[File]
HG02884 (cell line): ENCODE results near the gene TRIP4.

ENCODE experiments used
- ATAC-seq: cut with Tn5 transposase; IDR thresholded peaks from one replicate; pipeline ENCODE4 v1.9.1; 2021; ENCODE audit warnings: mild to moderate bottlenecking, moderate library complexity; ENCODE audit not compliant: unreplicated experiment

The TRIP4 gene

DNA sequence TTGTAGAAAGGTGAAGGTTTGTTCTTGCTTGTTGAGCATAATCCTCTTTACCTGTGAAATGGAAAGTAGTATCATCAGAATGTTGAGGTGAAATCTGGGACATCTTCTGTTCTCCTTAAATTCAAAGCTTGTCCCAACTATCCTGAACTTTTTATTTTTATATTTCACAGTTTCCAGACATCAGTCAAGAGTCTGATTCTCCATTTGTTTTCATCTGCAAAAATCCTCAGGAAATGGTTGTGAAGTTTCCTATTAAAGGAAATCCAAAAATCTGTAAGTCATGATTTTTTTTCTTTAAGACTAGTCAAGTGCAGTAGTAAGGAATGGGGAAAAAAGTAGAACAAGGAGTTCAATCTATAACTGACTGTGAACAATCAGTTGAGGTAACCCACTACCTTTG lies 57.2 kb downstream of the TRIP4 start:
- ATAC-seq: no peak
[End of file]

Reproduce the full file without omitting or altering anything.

HG02884 (cell line): ENCODE results near the gene TRIP4.

ENCODE experiments used
- ATAC-seq: cut with Tn5 transposase; IDR thresholded peaks from one replicate; pipeline ENCODE4 v1.9.1; 2021; ENCODE audit warnings: mild to moderate bottlenecking, moderate library complexity; ENCODE audit not compliant: unreplicated experiment

The TRIP4 gene

DNA sequence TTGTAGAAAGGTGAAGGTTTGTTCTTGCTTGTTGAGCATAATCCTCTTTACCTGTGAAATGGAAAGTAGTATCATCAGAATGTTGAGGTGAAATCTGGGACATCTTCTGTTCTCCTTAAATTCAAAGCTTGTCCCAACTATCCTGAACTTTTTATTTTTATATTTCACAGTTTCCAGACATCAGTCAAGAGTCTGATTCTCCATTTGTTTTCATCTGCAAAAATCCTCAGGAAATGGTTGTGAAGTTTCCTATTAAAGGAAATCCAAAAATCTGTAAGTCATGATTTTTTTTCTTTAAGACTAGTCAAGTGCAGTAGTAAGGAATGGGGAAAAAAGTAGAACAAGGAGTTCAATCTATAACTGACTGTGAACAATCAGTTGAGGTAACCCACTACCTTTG lies 57.2 kb downstream of the TRIP4 start:
- ATAC-seq: no peak